2 – Ronald Torreyes. Age: 19. Major League ETA: 2014
If for any reason DeVoss is slow in reaching the majors, he may find that the second base job has already been claimed by Torreyes. The Cubs acquired this second baseman from the Reds in the Sean Marshall trade. The good news is that Torreyes is an incredible contact hitter. He projects to hit for a very high average at every stop as he hits his way up the farm system. The bad news is that his high average is all that Torreyes is likely to bring to the table. At 5’9″ he has very little power to offer. He is not very fast and projects to be no better than average on the base paths. He is good in the field, but projects to be no better than average there as well. Fortunately, his ability to hit is probably good enough to carry him to a successful career. He will start the season with Daytona, but should he hit well there I expect the Cubs will see how he adjusts to Double-A pitching.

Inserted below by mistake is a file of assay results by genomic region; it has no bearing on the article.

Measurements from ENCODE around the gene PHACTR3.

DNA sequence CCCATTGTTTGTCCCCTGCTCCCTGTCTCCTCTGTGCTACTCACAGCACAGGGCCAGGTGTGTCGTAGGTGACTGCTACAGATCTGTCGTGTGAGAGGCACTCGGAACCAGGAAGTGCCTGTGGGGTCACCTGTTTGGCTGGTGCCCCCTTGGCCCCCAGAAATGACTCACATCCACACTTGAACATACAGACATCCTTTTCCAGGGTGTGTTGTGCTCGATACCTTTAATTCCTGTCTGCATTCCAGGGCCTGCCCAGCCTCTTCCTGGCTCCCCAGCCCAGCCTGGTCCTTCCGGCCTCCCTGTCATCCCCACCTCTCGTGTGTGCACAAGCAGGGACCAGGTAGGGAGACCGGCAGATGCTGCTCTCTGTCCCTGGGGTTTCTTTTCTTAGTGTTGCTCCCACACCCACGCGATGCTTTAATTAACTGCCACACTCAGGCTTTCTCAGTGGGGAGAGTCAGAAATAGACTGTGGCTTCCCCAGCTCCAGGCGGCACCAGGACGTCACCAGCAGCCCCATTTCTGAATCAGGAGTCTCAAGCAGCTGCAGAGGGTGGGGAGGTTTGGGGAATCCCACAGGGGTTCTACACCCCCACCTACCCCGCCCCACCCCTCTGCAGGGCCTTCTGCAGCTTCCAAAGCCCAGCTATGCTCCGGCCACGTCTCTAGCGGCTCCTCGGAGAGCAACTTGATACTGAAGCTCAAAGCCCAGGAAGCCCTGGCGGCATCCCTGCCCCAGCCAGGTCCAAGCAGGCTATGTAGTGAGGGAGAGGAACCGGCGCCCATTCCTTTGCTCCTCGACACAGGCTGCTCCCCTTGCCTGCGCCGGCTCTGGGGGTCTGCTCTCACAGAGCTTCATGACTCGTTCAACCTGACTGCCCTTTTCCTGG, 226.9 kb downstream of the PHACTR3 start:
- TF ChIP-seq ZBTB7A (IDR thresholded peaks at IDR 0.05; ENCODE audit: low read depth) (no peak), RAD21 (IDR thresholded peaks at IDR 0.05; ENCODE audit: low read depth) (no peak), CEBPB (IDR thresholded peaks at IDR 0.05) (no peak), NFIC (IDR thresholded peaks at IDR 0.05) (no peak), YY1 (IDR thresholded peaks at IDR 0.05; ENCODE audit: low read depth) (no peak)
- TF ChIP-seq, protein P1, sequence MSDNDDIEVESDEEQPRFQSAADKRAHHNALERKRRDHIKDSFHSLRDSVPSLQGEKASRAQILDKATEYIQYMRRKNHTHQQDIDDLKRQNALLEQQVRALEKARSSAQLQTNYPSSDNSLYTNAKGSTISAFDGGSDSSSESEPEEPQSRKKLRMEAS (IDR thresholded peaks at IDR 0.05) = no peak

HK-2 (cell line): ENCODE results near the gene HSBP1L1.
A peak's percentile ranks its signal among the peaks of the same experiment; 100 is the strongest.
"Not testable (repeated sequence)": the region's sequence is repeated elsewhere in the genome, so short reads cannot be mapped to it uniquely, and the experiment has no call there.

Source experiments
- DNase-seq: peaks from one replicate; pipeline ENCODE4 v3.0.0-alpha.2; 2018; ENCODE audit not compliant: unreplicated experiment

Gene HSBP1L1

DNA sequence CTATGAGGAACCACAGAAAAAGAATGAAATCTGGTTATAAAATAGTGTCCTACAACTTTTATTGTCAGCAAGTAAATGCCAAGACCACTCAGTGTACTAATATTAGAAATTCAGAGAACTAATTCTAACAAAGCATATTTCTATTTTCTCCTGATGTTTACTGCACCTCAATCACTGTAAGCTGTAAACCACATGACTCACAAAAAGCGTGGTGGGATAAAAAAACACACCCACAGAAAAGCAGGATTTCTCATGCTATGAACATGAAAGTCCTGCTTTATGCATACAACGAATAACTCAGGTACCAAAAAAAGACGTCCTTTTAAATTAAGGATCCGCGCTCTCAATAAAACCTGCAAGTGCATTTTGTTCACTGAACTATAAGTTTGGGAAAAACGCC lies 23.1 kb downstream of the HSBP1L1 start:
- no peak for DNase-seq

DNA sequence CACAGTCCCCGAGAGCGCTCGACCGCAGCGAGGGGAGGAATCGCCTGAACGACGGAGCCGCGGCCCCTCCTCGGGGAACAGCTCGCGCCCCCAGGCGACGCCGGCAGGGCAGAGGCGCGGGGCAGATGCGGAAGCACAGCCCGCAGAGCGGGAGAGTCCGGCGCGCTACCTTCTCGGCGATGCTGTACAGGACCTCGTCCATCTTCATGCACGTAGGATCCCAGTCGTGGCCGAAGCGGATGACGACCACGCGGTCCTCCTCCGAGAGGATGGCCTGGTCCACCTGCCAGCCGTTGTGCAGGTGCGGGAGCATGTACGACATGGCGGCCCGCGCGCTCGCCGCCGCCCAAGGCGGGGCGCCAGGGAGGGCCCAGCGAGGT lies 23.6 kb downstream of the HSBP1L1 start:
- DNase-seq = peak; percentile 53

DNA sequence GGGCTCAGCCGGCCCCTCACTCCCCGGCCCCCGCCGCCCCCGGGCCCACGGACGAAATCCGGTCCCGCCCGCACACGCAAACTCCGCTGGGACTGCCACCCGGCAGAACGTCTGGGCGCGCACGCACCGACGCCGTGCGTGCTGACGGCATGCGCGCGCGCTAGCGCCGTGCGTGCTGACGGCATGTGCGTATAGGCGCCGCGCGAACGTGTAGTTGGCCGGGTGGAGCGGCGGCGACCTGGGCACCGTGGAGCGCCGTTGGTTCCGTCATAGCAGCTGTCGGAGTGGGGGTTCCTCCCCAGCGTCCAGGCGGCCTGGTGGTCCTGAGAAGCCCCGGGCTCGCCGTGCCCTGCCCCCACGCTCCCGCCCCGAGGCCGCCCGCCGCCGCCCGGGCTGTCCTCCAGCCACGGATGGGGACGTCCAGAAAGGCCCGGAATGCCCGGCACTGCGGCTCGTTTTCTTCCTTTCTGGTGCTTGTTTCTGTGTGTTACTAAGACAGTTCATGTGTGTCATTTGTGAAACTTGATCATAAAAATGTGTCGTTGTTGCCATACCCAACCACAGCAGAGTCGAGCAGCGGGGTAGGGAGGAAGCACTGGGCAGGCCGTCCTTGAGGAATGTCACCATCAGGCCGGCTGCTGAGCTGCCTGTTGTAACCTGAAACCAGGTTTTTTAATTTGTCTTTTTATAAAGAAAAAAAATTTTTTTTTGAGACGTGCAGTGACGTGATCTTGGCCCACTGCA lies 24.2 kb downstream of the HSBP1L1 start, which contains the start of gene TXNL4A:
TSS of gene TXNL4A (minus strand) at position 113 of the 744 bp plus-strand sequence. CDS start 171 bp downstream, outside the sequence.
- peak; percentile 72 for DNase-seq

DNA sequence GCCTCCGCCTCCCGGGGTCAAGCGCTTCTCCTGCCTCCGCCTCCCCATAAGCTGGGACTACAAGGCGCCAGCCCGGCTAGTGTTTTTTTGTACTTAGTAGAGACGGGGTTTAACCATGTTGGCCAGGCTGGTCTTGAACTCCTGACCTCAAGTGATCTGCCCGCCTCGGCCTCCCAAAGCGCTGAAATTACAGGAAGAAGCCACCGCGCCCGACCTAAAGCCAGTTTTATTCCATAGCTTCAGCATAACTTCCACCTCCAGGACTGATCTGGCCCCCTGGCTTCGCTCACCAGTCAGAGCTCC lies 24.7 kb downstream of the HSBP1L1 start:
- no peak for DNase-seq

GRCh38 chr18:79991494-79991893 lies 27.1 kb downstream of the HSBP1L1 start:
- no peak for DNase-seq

3 – Gioskar Amaya. Age: 19. Major League ETA: 2015
I seriously considered ranking Amaya second on this list, but gave the nod to Torreyes largely because he is at a higher level in the farm system. Like Torreyes, Amaya is a high average hitter who does not project to be exceptionally fast. The Cubs have played him as often at third or short as they have at second, and I suspect he will prove to be the best defensive second baseman on this list. Amaya should have more power than DeVoss or Torreyes, but that is not likely to be a significant part of his game. We have not gotten to see what this guy can do in a full season league yet, but I hope that will change in 2012. It is possible he will be assigned to Boise, but I think there is a very good chance he will open the season in Peoria if the Cubs think they can find enough infield at bats to go around.

4 – Logan Watkins. Age: 22. Major League ETA: 2013